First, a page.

Now that we're no longer teetering on the fiscal cliff, President Obama and his administration are busy with anticipation of parades, balls and searches for dance partners at the inauguration of Obama II, and the Republicans can use the down time to face forward in search of a role, to consider the crucial question of, "Where do we go from here?" What is the future of conservatism, and how do we get there from here?
On the bright side, there are several new stars in the conservative firmament. Some of the names are already familiar: Sen. Marco Rubio of Florida, the newly (de)minted Sen. Tim Scott of South Carolina and a promising rank of governors -- Bobby Jindal in Louisiana, Nikki Haley in South Carolina, Susana Martinez in New Mexico and Scott Walker in Wisconsin. Depending on whether conservatives have forgiven him for his indiscriminate bear hugs (think of the president), Gov. Chris Christie is still available in New Jersey.
None suffer the one-note business biography of Mitt Romney, or the reluctance of the summer soldiers who declined to run last time. They left the Republican primary field to leftovers from the taxi squad. Creative thinking, not ideology, must be the menu specials over the next four years.
Politics, like the Grandfather clock, marks time with a pendulum, swinging from right to left and back again, and it's a good thing. Singles and the young voted overwhelmingly for Barack Obama in November, but there's a cure for the callow judgment of youth. The young will grow older, marry, beget children and inevitably trade attitude for considered judgment. Obama deepened the divisions among us with his full-throated attacks on the "rich," reprising rhetoric of his community-organizing days, making villains of those whose sin was working too hard and accumulating too much.
We've mortgaged our children's futures to China, and maybe the children who won't be children forever will decide once they've grown into maturity that they must do something about the debts incurred. The emotional appeals to soak the rich that worked this time will ring hollow in their ears when the young become not so young, as they learn the hard way that runaway entitlements perpetuate runaway debt that one day, one way or the other, must be repaid.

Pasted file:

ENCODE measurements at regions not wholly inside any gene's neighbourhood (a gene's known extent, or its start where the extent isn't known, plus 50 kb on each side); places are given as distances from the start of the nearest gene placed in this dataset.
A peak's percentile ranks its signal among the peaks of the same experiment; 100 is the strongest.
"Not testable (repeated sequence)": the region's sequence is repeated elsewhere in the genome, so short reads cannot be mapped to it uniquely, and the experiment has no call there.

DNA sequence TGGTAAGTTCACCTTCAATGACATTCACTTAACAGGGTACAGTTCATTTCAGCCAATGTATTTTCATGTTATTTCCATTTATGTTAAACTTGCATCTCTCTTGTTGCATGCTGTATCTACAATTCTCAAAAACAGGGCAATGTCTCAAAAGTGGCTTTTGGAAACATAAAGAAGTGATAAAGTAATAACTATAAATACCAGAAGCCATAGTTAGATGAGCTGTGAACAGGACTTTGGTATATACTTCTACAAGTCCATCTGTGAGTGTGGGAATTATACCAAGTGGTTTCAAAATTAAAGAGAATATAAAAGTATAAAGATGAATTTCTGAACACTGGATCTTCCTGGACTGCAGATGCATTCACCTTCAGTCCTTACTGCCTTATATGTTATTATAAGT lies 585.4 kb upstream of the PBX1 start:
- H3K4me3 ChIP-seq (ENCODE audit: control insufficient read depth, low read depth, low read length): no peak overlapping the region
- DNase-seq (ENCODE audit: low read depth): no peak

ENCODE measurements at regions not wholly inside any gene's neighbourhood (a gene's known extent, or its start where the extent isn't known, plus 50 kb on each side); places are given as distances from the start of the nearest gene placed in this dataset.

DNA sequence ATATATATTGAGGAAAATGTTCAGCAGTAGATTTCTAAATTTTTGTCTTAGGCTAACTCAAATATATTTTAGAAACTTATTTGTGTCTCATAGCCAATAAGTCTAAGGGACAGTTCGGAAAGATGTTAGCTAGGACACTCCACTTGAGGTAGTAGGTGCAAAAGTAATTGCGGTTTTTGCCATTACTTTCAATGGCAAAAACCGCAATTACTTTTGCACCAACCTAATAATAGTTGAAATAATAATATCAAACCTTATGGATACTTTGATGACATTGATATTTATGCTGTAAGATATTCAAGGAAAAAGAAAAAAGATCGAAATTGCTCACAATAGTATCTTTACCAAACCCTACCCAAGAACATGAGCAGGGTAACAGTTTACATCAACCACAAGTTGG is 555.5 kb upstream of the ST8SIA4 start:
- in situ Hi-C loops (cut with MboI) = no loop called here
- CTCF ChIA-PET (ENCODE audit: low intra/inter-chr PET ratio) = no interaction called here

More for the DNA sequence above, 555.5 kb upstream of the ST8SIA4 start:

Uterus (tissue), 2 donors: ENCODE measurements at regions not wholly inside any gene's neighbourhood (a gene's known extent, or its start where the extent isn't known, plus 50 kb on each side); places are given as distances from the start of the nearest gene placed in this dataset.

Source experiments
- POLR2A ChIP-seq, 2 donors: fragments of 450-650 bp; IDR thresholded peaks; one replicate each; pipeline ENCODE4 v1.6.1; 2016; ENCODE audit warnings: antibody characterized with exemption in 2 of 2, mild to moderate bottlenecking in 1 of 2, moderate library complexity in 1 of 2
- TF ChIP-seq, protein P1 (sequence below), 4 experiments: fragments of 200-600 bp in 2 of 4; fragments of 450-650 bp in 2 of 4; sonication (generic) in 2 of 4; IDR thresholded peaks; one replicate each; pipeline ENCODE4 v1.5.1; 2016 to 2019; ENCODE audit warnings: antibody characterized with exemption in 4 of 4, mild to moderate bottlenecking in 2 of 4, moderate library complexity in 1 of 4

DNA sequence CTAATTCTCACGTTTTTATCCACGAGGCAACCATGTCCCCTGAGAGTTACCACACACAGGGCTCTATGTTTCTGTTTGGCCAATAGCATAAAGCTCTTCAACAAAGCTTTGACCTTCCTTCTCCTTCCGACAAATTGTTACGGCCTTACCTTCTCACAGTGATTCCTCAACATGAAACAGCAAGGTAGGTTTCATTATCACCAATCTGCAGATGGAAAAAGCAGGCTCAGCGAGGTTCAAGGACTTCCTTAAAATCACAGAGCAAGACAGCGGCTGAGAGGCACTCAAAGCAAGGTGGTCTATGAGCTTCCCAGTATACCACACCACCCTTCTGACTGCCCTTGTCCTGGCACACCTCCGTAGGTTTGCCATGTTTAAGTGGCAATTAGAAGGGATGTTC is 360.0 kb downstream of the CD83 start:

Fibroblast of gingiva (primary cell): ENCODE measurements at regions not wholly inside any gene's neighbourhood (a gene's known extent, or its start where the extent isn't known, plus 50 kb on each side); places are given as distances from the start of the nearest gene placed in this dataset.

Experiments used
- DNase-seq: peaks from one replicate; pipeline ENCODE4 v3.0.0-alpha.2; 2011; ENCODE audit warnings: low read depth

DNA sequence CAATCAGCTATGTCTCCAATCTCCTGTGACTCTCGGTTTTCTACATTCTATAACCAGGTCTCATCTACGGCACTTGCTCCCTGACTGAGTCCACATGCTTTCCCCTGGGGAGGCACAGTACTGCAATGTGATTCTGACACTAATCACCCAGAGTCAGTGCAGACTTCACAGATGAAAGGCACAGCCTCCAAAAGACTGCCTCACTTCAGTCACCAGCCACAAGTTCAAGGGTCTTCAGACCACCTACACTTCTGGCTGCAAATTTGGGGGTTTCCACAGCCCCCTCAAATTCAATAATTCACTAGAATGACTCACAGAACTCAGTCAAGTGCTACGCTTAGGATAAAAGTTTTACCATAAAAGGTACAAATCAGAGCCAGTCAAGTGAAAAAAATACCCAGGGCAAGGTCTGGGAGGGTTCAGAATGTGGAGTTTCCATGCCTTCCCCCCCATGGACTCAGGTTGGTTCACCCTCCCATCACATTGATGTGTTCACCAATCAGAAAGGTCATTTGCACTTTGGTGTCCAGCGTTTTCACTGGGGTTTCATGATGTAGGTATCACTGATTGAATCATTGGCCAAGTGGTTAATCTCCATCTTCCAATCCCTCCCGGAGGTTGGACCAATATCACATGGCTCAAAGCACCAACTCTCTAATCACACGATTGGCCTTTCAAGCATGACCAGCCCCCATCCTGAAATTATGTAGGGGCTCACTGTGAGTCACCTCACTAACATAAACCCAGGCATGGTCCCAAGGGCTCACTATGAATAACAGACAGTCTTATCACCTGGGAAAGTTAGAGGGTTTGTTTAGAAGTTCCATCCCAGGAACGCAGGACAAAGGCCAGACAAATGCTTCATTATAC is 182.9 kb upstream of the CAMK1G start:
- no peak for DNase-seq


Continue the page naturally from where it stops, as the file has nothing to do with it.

Ambition and "making it" has always been a worthy American goal in a country founded and fueled by immigrant drive and energy. Having seen the disaster of the campaign's anti-immigrant rhetoric, conservatives should awake to the possibilities of immigrant power.
Borders must be closed to illegal immigration, and Hispanics already here enabled and encouraged to learn the English language and follow the example of immigrants before them, who came to assimilate -- to take their place in the melting pot and reject hyphenated Americanism. The rewards of ambition and hard work are great, and nowhere greater than in America.
Marco Rubio, speaking to Republicans last summer at their convention in Tampa, recalled that his Cuban grandfather, puffing a cigar and watching an earlier Republican convention play out on the television screen, said he wanted his grandson to achieve what he couldn't. This was the immigrant dream.
Accepting the Jack Kemp Foundation Leadership Award a month later, the senator stressed again the dignity of his father's hard work as a bartender and the menial work of other immigrants in the kitchens, and on the streets and the lawns across America. Mitt Romney's ugly term, "self-deportation," was easily exploited by Democrats in their campaign of "us against them," extended to the slur against "aging white men" and the myth of whites as over the hill, out of touch and superfluous in a country becoming ever multi-ethnic.
Obama skillfully employed and exploited what the historian Victor Hansen Davis calls the image of the "shrinking, geriatric white male plutocratic establishment forced to give way to the new age of the diverse 'other.'" Asians, blacks, Latinos, gays and women, many of them affluent enough to be the rich the Democrats promised to soak, couldn't see their own interests at stake.
Janus was the god of beginnings, of new undertakings, for writing on a clean slate. In real life, the slate is never blank, but we can learn from looking back at what went wrong -- and shaping the future to get it right.